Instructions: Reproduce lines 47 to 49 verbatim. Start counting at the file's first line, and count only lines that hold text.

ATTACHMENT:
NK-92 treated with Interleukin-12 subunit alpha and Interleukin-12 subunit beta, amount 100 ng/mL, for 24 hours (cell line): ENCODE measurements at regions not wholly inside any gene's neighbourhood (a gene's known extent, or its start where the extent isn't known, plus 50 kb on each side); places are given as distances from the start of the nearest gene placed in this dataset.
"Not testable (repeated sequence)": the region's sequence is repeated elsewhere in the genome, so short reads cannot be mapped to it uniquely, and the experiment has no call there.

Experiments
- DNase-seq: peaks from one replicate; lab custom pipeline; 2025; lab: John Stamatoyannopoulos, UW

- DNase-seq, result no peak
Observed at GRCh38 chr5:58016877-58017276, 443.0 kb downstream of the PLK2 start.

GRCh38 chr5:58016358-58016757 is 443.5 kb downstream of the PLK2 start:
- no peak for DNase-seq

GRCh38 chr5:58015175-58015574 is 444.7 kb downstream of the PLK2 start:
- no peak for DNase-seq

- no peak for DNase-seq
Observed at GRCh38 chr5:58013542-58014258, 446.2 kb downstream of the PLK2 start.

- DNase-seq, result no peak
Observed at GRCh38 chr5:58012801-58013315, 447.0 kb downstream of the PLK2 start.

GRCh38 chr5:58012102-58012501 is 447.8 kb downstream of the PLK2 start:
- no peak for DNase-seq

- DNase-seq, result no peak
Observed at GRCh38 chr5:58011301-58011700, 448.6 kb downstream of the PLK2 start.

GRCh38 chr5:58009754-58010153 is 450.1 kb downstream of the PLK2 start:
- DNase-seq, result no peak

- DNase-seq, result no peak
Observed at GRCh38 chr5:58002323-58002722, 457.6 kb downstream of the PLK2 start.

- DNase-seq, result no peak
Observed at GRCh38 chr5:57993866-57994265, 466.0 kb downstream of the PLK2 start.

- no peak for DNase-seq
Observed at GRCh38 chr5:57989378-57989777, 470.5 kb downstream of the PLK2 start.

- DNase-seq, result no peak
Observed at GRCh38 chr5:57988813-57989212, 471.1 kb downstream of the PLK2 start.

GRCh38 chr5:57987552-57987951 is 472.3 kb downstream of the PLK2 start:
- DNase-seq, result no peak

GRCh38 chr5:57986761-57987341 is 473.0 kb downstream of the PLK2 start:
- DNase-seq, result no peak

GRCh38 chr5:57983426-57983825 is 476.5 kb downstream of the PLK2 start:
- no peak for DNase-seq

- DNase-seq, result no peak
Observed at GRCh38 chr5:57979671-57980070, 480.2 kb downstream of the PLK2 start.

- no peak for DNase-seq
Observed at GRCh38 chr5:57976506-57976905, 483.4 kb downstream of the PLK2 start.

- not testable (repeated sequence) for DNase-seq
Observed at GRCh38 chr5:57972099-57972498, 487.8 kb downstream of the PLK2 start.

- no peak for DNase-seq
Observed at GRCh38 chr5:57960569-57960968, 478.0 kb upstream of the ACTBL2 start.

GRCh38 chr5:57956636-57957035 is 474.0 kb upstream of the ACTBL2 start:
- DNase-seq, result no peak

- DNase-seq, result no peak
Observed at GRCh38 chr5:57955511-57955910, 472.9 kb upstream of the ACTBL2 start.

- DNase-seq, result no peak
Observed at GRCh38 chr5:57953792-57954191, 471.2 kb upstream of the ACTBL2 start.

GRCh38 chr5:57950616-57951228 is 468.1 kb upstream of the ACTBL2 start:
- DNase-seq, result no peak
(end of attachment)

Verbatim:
- DNase-seq, result no peak
Observed at GRCh38 chr5:57953792-57954191, 471.2 kb upstream of the ACTBL2 start.

GRCh38 chr5:57950616-57951228 is 468.1 kb upstream of the ACTBL2 start: